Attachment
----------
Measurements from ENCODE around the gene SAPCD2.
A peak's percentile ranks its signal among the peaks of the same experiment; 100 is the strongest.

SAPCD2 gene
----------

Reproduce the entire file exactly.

Measurements from ENCODE around the gene SAPCD2.
A peak's percentile ranks its signal among the peaks of the same experiment; 100 is the strongest.

SAPCD2 gene